Middle-east Arab News Opinion | Asharq Al-awsat

The rise of Qassem Suleimani | ASHARQ AL-AWSAT English Archive 2005 -2017
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Lieutenant General Qassem Suleimani, leader of the Quds Force – the most powerful militia in the Iranian Revolutionary Guard and now the unit closest to the Supreme Leader Ali Khamenei, recently issued bold statements befitting his increasingly influential stature. These statements impacted beyond Iran’s borders, towards Iraq and Syria. In an announcement detailing his upcoming role in the Iranian spheres of influence, Suleimani claimed that south Lebanon and Iraq both fall under Iranian control.

In fact, Lieutenant General Suleimani told us nothing new with regards to south Lebanon, and the March 14 Alliance has no right to object to such a statement, or claim that this is a violation of the Lebanese state’s sovereignty. Secretary-General of Hezbollah, the party that controls south Lebanon, had previously declared that “the leadership, the will and the decisions of war and peace all are in the hands of the Wilayat al-Faqih [Guardian of the Jurists]”. This statement is an utterly explicit, doubtless and affirmed declaration of loyalty [to Iran]. The Hezbollah ministers in the Lebanese government, all being under the command of the party’s Secretary-General, and by extension the Wilayat al-Faqih, can be classed among the decision-makers in the Lebanese state in their capacity as cabinet members. They have extensive authority over the Lebanese people, although they came to power through coercion. Thus, Suleimani was only repeating what was already known to the Lebanese people, and any attempt to feign surprise or anger will not change the facts on the ground.

In Iraq, even Sunni politicians confessed meekly that the Quds Force is the absolute master of Iraqi affairs, even before the withdrawal of US troops, and even before the Quds Force’s presence and domination grew following this withdrawal. The Iraqi Sunni politicians also feel that Qassem Suleimani in particular still harbors the belief that the Iraq-Iran war that began in the 1980s has only just ended with Iran being victorious, and that he is among the prominent leaders of this victory. As for Prime Minister Nouri al-Maliki, he willingly submits to the Iranian domination that brought him to power, a domination which is in fact his only way to survive.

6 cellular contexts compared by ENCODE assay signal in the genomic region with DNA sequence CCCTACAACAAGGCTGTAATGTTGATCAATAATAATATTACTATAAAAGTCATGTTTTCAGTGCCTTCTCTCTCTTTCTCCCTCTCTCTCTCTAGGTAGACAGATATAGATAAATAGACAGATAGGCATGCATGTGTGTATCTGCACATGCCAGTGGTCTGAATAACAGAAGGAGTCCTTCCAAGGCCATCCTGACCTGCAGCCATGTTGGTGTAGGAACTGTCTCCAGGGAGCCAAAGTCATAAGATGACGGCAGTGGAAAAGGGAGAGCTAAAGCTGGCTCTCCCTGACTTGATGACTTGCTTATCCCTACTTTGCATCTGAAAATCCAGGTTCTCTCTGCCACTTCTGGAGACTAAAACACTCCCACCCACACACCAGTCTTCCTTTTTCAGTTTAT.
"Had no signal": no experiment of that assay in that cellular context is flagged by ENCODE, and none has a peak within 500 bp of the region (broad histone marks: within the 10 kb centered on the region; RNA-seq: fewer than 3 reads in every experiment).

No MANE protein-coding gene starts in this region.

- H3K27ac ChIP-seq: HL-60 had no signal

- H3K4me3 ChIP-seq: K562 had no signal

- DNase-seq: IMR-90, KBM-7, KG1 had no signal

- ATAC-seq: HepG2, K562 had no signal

Suleimani’s mission in Lebanon and Iraq is a simple one; the Iranian interests there are guarded by Hezbollah and the State of Law Coalition, whilst in Syria the task is harder because the regime there is in need of emergency surgery to survive.

If Suleimani succeeded as planned in delaying the [Syrian] regime’s downfall, such a success, even if seemingly temporary and ultimately futile, would be an indicator of the rise of Suleimani at the expense of President Ahmadinejad. Suleimani could delay the fall of the the Syrian regime using all the customary Iranian practices; by creating peripheral problems to sidetrack the international community’s attention, and distract it from the main issue. These “peripheral problems” would be of great concern to the Europeans and America, such as the kidnapping of foreigners, sabotage operations against Western interests abroad, the assassination of political figures, or perhaps even going beyond this and seeking the assistance of Al Qaeda elements to conduct terrorist activities either inside Syria or in other Arab states.

The Iranian regime’s persistence in trying to rescue the Syrian regime, despite the difficulty of this task, reflects Khamenei’s desire to show that he is not the sort of leader who would give up on his allies easily. This persistence is also meant to exhibit the strength of the Iranian regime, showing it to be as strong as its determination to accomplish its nuclear project. The allies in question here are its closest associates in Lebanon and Iraq, more specifically Lebanon, which has been in a state of limbo ever since its independence. The Syrian regime’s allies in Lebanon are now feeling unprecedented concerns; General Aoun is more worried about the collapse of the Syrian regime than Bashar al-Assad himself, for al-Assad’s fall would be an utterly unexpected political and moral defeat. Meanwhile, Khamenei is deliberately moving Qassem Suleimani from the inner corridors of power towards the limelight, in a message intended for those within Iran, specifically Ahmadinejad. Khamenei is saying that the Iranian regime’s goals have begun to diverge, and that its stances have begun to differ widely, so decisions must take on a more practical dimension.